How to Prepare for an Emergency: Lessons of a Broken Hip, Part 2

To see part one, look here: It is a familiar story for families:  one of your senior members falls and breaks their hip.

My 84-year-old mother fell while visiting us. Her hip was broken, and our introduction to emergency care in the United States was chaotic, at best. While the EMTs and Emergency Room staff were trying to help us, the system was clearly full of cracks, and we fell through several.

My family is filled with medical professionals. We are comfortable with the health system, so we believed we knew how to handle events like my mother’s emergency. However, even insiders can get confused. And we learned preparation is key.

Once she was settled in her room, out of the natural chaos of ambulance and Emergency Room, it seemed things would settle down. Surgery and recovery awaited, but we were comforted by the promise of routine care, not Emergency Room franticness.

She was wheeled to the operating room and we all waited in the surgery waiting area. It was a weekend and there was no hospital personnel in the waiting area.  No one ever notified us of our mother’s progress. We were told nothing.

We never did meet the surgeon and never had the procedure explained to us. The surgeon never returned to see our mother after surgery. We went back to her room and waited.

Once she was brought back to her room from the recovery room, we stayed with her for the rest of the day. When it became clear she was ok, and we were not going to meet with the surgeon, most of us left to get some rest and my sister stayed to watch Mom.

At which point Mom started having a bad reaction to something. My sister tried to call a nurse, and eventually left Mom’s room to track one down. It turned out Mom was reacting badly to a medication. Again.

It took four days to get this reaction under control. Once it eventually stabilized, Mom was taken to a rehabilitation facility. Here, however, there was additional medication confusion. The dosage and timing were incorrect, leading to skyrocketing blood pressure. Mom was taken back in the ER by ambulance spending another 6 hours there until she was stabilized.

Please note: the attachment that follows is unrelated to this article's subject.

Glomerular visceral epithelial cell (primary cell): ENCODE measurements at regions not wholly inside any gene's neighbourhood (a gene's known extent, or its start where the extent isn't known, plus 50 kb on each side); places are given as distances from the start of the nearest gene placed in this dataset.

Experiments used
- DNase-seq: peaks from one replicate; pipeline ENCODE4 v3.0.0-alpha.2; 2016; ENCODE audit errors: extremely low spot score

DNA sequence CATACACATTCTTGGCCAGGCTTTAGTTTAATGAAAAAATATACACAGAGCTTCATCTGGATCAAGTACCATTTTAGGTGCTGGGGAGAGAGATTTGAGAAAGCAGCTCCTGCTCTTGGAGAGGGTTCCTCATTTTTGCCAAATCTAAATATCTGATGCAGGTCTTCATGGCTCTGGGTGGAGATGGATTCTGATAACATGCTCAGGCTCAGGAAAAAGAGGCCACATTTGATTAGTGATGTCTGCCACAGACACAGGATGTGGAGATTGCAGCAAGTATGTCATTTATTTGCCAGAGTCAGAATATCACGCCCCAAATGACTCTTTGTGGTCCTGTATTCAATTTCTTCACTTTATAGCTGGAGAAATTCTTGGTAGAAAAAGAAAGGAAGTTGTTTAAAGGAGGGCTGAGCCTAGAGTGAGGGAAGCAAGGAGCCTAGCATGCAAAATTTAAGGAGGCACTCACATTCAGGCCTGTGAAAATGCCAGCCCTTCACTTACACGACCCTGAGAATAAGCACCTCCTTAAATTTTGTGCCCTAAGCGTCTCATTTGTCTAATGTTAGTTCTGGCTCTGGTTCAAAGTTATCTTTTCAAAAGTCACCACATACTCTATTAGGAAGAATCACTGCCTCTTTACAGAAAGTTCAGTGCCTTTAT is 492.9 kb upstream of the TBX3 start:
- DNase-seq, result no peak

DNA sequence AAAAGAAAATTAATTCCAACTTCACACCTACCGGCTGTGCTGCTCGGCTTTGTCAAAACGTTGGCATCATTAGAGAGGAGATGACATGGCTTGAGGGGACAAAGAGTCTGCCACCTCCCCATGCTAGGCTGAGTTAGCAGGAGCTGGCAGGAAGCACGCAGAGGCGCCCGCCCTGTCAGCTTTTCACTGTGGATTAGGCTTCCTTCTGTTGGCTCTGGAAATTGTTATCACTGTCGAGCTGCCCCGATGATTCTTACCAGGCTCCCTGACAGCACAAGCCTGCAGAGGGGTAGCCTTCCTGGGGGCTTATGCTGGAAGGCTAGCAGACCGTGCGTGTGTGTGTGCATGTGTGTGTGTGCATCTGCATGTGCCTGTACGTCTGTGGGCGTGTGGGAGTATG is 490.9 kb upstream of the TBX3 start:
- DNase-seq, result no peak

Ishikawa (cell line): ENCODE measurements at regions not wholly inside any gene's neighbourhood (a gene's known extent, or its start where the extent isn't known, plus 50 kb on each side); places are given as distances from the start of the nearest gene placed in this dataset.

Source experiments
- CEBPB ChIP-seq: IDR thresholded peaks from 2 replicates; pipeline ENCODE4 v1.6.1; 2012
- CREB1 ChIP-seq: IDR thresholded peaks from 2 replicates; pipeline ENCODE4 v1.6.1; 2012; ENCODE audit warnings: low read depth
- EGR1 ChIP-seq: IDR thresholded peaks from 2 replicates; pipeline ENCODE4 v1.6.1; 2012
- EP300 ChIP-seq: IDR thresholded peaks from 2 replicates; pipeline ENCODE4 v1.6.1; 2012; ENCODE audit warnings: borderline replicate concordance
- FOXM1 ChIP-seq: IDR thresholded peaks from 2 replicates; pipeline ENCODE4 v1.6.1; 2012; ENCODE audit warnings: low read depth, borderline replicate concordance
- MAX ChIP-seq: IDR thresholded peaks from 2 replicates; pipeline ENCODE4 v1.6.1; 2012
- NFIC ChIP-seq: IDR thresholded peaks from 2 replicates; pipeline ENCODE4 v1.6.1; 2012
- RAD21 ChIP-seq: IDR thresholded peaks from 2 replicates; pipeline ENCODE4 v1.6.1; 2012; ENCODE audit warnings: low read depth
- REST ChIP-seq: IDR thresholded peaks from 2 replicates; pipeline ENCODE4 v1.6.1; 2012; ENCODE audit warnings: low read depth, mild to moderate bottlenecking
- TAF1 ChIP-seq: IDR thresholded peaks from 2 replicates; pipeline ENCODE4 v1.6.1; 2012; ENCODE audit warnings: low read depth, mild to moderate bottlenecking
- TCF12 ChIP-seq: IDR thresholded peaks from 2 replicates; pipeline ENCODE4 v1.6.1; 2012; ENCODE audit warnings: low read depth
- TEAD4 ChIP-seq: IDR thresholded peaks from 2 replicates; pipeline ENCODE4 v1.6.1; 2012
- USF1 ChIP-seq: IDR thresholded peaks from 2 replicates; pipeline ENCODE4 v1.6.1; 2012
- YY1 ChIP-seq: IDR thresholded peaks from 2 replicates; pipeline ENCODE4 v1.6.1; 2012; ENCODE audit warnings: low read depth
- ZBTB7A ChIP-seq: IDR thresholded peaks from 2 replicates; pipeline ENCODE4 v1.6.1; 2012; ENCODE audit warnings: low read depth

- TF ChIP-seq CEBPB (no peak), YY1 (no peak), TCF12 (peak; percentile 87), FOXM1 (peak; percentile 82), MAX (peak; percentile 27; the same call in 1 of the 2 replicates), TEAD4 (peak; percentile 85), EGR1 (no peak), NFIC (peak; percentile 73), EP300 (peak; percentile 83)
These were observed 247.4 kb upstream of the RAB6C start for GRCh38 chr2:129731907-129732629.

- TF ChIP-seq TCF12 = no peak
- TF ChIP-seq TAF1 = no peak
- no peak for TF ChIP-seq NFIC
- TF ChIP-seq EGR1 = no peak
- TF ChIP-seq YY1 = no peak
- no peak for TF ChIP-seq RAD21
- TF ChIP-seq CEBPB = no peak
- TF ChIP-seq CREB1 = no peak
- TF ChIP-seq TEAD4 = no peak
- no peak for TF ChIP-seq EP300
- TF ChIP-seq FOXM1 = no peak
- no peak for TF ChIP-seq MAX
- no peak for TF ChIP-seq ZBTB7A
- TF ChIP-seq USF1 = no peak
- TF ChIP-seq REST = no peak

Eventually, the ER Physician went through our entire list of Mom’s medications, making sure to indicate the dosage and timing. With our newly-detailed list in hand, and her blood pressure under control, she returned to rehab.

Thankfully, that was the last of the serious complications. Now she’s out of the rehabilitation facility and doing very well.

However, we are still frustrated. Everyone wants the medical system to support them and their family in times of vulnerability, not the opposite.

Weeks later, I spoke with a physician friend describing the chain of events.   He knew what I was talking about; he was all too familiar with our frustration. Medical professionals know stories like ours well.

Physicians and nurses are extremely busy, and many hospitals are struggling with the balance of budget and personnel.

Because of the hectic pace and staffing complications, medical teams (from ambulance EMTs, to emergency room crews, to hospital teams, and even primary care offices) struggle to share critical information. The lack of a centralized system makes it difficult to help the patients. This is why my mother’s medication information was repeatedly muddled or lost.

There isn’t an easy system in place.

So what can we do?

Be prepared and know your rights.

The last article had a helpful list of things to prepare in advance. Be sure you have this ready for all family members, not just the elderly.

In addition, the list below details your rights as a patient and ways to help the system work. It can help make your hospital stay less chaotic than ours.

  • Know your rights. The American Hospital Association has a Patient Bill of Rights. Know what you have a right to insist upon. Unless your loved one is in emergency surgery, you have the right to meet the doctor to discuss treatment before any procedure. Insist upon it. You have the right to know the risks/benefits of treatments, what to expect from it, and what will happen afterward. Even with emergency surgery, insist on meeting the doctor afterward to discuss this.
  • Get to know the nurses; they are your best resource on a hospital floor. Figure out where their station is on your floor. Be friendly, and make sure they know who you are. Understand they are often understaffed, so be patient, but insist on attention when your loved one needs it. Knowing where they are located will help.
  • Find an advocate in the hospital. Often hospitals have Patient Representatives. Find them and get to know them, they are there to be your voice.
    • This could also be your primary doctor. If you do not have a regular doctor, you should find one. They are important advocates and understand your health history.
  • If you are over 18 yrs. old, get legal documents prepared, including the Health Power of Attorney, CPR Instructions, and a Living Will – they are free and available in English (click here) or Spanish (click here).
  • If an elderly family member is going on vacation, help pack their medications, and have a written, laminated and easily accessible list of medications. Be sure to include timing and dosage, not just the name. Keep a copy of the list with their medication, and send one to those they are visiting.
    • On this list, include allergies or negative reactions to any medication or substance (include latex allergies, food allergies, etc.)

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